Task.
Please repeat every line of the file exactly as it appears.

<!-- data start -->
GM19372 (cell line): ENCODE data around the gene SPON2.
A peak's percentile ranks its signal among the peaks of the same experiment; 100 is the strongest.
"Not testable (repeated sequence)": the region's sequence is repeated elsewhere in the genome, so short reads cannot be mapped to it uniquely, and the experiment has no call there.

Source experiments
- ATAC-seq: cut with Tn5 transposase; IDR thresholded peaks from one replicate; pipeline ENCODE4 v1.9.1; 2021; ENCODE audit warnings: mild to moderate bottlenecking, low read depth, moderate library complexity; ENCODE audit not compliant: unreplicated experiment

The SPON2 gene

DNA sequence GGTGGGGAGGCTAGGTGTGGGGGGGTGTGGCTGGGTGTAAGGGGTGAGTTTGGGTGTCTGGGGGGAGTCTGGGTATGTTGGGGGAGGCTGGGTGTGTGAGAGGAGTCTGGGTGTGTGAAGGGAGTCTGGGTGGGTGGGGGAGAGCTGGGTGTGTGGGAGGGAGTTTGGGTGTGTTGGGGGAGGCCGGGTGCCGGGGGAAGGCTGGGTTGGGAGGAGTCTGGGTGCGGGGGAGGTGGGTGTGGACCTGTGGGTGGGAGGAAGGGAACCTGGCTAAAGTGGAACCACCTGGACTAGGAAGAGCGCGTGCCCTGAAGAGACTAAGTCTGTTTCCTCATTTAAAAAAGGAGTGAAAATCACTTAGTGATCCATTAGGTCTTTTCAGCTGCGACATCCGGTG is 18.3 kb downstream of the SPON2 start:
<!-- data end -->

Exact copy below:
GM19372 (cell line): ENCODE data around the gene SPON2.
A peak's percentile ranks its signal among the peaks of the same experiment; 100 is the strongest.
"Not testable (repeated sequence)": the region's sequence is repeated elsewhere in the genome, so short reads cannot be mapped to it uniquely, and the experiment has no call there.

Source experiments
- ATAC-seq: cut with Tn5 transposase; IDR thresholded peaks from one replicate; pipeline ENCODE4 v1.9.1; 2021; ENCODE audit warnings: mild to moderate bottlenecking, low read depth, moderate library complexity; ENCODE audit not compliant: unreplicated experiment

The SPON2 gene

DNA sequence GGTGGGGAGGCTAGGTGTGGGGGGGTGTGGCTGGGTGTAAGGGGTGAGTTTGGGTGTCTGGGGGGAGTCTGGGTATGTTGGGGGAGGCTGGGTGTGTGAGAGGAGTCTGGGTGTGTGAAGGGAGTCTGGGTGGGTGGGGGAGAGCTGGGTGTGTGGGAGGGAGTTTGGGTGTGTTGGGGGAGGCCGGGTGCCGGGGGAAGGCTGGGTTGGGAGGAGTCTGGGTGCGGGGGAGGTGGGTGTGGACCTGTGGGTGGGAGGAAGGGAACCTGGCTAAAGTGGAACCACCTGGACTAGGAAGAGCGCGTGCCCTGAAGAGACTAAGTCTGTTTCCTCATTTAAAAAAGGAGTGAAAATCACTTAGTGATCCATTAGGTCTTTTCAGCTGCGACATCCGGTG is 18.3 kb downstream of the SPON2 start: